Lunfardo prohibido, fileteado plate.

“El baile de los domingos” by Lucio Demare y su Orquesta Típica with Raúl Berón in vocals, 1943.

“El baile de los domingos” by Lucio Demare y su Orquesta Típica with Raúl Berón in vocals, 1943.

Lunfardo prohibido, fileteado plate.

Prohibition of a language

Lunfardo, slang of the Argentines

On October 14, 1943, under the military government, radio censorship began for tango lyrics written in Lunfardo.

These obligatory modifications in the radio broadcast of pages of the genre, caused the deformation of the lyrics and titles that, with the intention of moralizing, became a nonsense factory, duplicating the original lyrics.

This song was called originally “‘Bailongo’ de los domingos”.

Here is the Tanturi-Castillo rendition with the original title

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Lucio Demare with his piano | Argentine Tango music to learn to dance at Escuela de Tango de Buenos Aires

“Qué solo estoy” by Lucio Demare y su Orquesta Típica with Raúl Berón in vocals, 1943.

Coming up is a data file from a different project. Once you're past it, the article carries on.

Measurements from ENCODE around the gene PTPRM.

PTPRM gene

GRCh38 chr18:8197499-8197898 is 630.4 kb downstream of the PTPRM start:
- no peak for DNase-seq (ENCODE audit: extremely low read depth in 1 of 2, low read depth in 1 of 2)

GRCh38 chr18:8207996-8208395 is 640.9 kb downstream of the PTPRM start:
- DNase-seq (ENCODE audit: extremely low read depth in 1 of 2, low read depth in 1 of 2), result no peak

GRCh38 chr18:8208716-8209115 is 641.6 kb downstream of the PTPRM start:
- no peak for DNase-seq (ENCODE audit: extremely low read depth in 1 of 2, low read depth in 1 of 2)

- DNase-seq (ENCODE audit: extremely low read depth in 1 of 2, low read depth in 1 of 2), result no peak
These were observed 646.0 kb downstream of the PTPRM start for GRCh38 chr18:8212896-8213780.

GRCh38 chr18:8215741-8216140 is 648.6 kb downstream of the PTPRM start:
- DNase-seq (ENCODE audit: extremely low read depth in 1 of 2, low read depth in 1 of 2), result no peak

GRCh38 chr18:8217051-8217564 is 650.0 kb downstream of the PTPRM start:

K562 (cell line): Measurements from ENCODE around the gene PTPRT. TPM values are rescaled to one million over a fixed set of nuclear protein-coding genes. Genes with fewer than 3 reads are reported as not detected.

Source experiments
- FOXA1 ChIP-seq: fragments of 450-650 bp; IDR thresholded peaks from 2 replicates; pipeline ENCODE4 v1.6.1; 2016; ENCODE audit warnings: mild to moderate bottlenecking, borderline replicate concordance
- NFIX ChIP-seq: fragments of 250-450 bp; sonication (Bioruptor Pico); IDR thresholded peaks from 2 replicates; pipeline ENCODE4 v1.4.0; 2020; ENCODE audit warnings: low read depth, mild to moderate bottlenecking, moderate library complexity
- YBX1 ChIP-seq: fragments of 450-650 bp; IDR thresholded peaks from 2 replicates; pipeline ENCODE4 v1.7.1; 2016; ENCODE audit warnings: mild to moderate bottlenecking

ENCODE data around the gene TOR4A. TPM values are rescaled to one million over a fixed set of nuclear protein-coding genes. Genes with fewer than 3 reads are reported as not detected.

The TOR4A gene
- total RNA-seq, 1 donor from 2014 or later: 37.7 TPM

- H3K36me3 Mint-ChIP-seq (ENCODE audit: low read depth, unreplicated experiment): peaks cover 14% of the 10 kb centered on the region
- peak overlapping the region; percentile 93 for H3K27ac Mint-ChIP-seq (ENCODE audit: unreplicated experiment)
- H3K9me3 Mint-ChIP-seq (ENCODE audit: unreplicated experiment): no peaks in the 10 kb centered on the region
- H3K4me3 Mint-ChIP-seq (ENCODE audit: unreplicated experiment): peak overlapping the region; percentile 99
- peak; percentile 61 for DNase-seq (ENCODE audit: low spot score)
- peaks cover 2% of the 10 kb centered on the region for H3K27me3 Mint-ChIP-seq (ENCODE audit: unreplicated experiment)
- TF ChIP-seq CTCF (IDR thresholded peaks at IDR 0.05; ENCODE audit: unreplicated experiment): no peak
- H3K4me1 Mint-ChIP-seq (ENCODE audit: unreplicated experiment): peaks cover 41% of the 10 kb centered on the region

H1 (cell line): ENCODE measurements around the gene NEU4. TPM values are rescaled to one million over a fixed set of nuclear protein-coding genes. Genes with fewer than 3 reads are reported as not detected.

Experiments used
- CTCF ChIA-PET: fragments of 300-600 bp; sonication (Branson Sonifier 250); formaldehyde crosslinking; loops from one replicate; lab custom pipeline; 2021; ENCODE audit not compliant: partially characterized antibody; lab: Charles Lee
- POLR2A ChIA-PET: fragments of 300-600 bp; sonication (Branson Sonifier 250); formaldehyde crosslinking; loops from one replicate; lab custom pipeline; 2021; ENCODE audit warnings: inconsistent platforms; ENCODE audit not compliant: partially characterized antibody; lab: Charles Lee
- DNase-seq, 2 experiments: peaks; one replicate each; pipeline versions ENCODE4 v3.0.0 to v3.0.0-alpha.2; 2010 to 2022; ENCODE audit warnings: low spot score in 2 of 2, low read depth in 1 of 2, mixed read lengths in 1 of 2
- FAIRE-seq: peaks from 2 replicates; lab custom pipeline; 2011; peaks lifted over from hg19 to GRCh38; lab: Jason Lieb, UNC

“Qué solo estoy” by Lucio Demare y su Orquesta Típica with Raúl Berón in vocals, 1943.

Lucio Demare with his piano | Argentine Tango music to learn to dance at Escuela de Tango de Buenos Aires

Lucio Demare

Pianist, composer, arranger and leader (9 August 1906 – 6 March 1974)

A player of unmistakable sound and phrasing, he has been an authentic speaker with his piano.

An intimate mood playing which is exactly exemplified by his rendition of “Qué solo estoy”

Either his instrumental and vocal charts have the trademark of his fine personality as artist or the groups he led.

Read more at www.todotango.com

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Homero Manzi. Argentine music at Escuela de tango de Buenos Aires.

“El Pescante” by Lucio Demare y su Orquesta Típica with Raúl Berón (1943)

Homero Manzi. Argentine music at Escuela de tango de Buenos Aires.Homero Manzi

Poet and lyricisst
(1 November 1907 – 3 May 1951)

Manzi has given, like no one else, poetry to tango lyrics. He was a poet who never published a book of poems.

His poetry was evidenced only through songs, from country themes to urban music, the latter where he would be at his best. In this way he became immensely popular without giving up his poet feelings.

He resorted to metaphors, even surrealist, but never so much as to prevent ordinary people from fully understanding his message. Continue reading at www.todotango.com.

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